Craig’s criticisms, however, are only overcome if Harris’ case is bolstered by a Thomistic metaphysical schema and introducing the distinction between the role of a philosopher and the role of a logician.

    First, if morality is to be objective then the “end” or “goal” of human nature must likewise be objective. Harris’ comparison of a good knife as sharp to the goodness of certain human actions is pedagogically appropriate but does not adequately convey they difference between the end of an artifact, like a knife, and the end of a natural thing, like a man.

    The end of a knife is given by its craftsman and if it’s a chef’s knife then it’s a good knife if it is sharp enough for a chef to adequately slice food in preparation for a meal and a bad knife it is is too dull to cut through a tomato. We know the qualities that a chef’s knife ought to have precisely because we know what a chef’s knife is and for what it’s intended.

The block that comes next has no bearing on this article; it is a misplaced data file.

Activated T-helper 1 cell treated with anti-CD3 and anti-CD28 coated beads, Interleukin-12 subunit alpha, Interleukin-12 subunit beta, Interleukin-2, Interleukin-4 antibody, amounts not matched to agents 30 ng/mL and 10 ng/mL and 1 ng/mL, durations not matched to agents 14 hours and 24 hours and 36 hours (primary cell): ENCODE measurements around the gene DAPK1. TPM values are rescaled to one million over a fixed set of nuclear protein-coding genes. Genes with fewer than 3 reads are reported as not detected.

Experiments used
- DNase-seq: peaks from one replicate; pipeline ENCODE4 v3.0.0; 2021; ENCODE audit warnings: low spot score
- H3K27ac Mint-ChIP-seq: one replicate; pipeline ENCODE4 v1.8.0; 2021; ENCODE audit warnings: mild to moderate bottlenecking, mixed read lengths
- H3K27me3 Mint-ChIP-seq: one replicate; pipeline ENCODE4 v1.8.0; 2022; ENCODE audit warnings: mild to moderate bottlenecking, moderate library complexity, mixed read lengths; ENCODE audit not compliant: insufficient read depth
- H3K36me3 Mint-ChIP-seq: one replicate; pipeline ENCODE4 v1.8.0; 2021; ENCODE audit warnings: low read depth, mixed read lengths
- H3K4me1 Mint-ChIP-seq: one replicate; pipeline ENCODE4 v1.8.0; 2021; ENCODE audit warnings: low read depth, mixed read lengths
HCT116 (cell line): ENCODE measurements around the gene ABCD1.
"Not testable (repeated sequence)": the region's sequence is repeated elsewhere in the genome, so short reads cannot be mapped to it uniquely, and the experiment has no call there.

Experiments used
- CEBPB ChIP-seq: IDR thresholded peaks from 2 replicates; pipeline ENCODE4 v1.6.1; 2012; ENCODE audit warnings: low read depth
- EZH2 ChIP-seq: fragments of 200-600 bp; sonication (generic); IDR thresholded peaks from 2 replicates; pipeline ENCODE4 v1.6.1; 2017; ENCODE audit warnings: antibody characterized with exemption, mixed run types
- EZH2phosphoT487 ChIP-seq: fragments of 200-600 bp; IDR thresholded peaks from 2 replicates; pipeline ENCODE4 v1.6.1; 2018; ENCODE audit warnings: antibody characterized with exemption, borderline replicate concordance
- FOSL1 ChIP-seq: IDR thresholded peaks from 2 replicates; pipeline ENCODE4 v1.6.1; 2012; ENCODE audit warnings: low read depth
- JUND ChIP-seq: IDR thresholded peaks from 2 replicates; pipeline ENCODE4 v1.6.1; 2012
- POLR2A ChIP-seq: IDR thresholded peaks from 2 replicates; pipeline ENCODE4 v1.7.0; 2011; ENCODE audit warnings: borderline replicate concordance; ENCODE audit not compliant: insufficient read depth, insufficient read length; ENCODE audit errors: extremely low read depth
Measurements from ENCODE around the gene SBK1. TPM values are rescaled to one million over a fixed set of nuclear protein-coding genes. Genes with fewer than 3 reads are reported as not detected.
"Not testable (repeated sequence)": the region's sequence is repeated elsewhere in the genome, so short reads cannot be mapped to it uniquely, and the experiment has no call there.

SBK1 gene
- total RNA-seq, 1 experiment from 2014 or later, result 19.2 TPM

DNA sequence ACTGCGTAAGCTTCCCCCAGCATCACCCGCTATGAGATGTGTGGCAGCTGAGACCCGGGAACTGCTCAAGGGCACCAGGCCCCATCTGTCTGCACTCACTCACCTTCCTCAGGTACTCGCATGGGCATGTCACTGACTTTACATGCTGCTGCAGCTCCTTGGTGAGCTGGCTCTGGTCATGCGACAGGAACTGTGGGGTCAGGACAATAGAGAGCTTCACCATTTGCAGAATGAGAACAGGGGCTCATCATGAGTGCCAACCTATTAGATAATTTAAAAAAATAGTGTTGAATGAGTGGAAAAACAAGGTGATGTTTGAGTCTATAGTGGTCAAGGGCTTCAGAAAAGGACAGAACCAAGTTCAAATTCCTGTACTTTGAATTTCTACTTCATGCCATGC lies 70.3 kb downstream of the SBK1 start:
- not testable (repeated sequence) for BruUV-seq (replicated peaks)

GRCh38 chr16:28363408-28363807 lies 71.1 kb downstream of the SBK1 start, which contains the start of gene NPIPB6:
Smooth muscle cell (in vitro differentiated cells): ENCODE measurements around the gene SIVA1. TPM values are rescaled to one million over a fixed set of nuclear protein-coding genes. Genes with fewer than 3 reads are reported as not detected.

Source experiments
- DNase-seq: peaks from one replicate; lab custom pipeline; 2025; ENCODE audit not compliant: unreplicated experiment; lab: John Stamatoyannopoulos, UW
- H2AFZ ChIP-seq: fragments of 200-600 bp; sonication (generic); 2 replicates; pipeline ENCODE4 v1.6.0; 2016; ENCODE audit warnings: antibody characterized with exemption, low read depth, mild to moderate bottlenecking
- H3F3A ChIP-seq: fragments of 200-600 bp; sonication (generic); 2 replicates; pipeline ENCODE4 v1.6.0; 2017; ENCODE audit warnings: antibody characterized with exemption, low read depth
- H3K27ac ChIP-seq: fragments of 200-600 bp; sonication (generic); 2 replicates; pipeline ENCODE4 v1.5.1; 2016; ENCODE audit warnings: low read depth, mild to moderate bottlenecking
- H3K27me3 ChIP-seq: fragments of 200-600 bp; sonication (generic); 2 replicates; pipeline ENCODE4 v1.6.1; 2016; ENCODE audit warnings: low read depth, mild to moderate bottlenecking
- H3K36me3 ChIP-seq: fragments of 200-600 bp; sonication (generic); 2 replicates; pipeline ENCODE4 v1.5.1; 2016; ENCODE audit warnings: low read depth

Can the same be the said of man? Although Harris explicitly rejects innate end-directedness in natural things (also known as teleology), his argument by analogy requires that teleology is a real feature of human nature. Humans differ from knives in many ways, obviously, although I have been told that I do look rather sharp. On the subject of teleology, humans differ from knives in that whereas we determine the telos, end, or goal for knives, we discover such things in man as something given.

    Man as a whole and our various faculties operate towards the same end always and for the most part. As rational animals, it is good for us to eat, move, and reproduce because of our animalistic powers but our intellectual powers receive fulfillment in the discovery of what is good, true, and beautiful. At the risk of over-simplifying a more nuanced presentation of natural law ethics, we can say with confidence that the stomach is for digesting food, lungs are for breathing, and our reproductive organs are for reproducing and all of the parts of the body are for the flourishing of the whole organism.